This case is living testament to the necessity of having NGOs like MDAC, without which we would have known absolutely nothing about the dreadful conditions in Topház. As it is, the Hungarian government did its best to prevent us from ever learning about the true state of affairs in one of the state-run facilities for the mentally disabled.

May 6, 2017

Furious denial of any wrongdoing and rejection of a European solution to the refugee crisis

I would like to continue with yesterday’s theme for at least two reasons. One is that the report of Human Rights Watch on the brutal treatment of refugees along the Serb-Hungarian border has been confirmed by Nick Thorpe, Budapest correspondent of BBC, who paid a visit to two camps at Horgos and Kelebia where the conditions are, he said, appalling. Apparently, the Hungarian authorities could easily handle the registration of 100 people a day instead of the 15 they do now, so it is obvious that the aim is to slow the process to discourage people from crossing into the European Union through Hungary. A physician from Doctors Without Borders also confirmed “cases of intentional trauma that can be related to excessive use of force.” And Thorpe reported cases where refugees were already as far as 25 km from Budapest and yet were forcibly moved back to beyond the fence hundreds of kilometers away.

As for some of the most brutal acts of violence, they may have been committed by far-right members of paramilitary organizations patrolling the border on their own. This is speculation because the activity of such groups along the border is not officially acknowledged. And yet, although the Serb-Hungarian border is 175 km long, it is hard to believe that if such groups do indeed patrol the border and beat up refugees who cross illegally, officials are unaware of this fact.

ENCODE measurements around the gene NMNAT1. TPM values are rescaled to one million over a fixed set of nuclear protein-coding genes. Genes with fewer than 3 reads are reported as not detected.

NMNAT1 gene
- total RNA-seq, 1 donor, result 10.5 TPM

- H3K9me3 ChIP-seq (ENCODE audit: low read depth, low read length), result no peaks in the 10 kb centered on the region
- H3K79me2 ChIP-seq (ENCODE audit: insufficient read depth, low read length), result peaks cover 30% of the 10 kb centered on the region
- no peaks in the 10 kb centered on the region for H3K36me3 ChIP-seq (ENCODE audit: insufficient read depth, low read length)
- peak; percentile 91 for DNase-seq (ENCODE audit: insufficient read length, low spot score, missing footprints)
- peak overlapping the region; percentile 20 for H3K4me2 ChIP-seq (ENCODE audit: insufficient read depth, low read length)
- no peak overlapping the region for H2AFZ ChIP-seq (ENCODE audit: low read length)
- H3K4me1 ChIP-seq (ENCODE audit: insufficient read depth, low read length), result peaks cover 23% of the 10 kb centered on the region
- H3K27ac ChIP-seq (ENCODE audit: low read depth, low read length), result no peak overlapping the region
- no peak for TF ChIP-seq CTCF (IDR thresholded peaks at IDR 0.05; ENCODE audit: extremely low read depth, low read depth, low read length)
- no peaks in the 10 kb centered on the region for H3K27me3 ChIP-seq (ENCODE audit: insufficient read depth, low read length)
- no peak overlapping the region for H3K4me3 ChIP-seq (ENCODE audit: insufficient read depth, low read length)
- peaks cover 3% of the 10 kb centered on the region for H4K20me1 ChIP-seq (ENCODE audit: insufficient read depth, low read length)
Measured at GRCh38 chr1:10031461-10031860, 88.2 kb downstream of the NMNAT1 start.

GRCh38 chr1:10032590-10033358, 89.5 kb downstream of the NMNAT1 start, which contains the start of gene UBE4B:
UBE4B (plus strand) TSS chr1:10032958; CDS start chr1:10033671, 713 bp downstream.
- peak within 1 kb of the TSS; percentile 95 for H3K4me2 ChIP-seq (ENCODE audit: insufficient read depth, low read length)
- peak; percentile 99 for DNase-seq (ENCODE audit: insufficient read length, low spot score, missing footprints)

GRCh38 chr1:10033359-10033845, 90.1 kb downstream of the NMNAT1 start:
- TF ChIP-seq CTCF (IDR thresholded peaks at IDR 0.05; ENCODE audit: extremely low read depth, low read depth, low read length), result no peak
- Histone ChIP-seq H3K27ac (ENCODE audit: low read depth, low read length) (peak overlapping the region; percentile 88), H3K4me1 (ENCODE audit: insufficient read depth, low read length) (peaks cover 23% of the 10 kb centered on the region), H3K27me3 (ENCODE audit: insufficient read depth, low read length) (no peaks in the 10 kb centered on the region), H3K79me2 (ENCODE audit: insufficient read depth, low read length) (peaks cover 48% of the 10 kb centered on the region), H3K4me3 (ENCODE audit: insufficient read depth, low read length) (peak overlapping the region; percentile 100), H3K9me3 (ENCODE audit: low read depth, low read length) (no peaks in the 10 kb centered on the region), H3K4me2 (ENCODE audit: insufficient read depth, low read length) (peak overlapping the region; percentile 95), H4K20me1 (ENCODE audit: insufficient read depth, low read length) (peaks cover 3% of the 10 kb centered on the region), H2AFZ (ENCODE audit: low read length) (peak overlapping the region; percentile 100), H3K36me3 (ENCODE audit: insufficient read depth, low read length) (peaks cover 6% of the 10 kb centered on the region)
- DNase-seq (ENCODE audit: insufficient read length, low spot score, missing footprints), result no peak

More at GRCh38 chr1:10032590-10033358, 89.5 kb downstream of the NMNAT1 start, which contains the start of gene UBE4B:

The second reason for continuing this theme is that today the parliamentary undersecretary of the Ministry of Interior, Károly Konrát, denied any and all wrongdoing. Human Rights Watch’s accusations are baseless. In fact, Hungary should be praised for its vigorous defense of the borders of the European Union. As for the humane treatment of migrants, again Hungary can only be praised. The government spends 140,000 forints a month on each refugee, more than the average Hungarian worker makes. Refugees receive three meals a day, a hygienic package, and medical treatment and medicine if needed. Of more than 17,000 illegal migrants, only eight filed complaints, and all eight cases turned out to be bogus.

As for the refugees whom Hungary doesn’t want, according to Nick Thorpe “the unofficial leader of the camp” at the border is a 25-year-old Afghan doctor who negotiates with the Hungarian Office of Immigration and Nationality. Then there is the 23-year-old Syrian refugee who, after spending five days in a Hungarian jail, is now studying computer programming in Berlin in a program called ReDi. But it seems that the Hungarian government finds the idea of admitting desirable immigrants “inhumane and contrary to the European ideal.” János Lázár, for example, described such a practice as a “market place for human beings” where each country picks the “desirable” ones. He fears that Germany and other western countries will pick the best, leaving “the rejects” for the East Europeans.

As expected, the Hungarian government is both denouncing and falsifying the European Commission’s proposed reform of the asylum system, released yesterday. In the interest of truth, I think I should summarize its main points.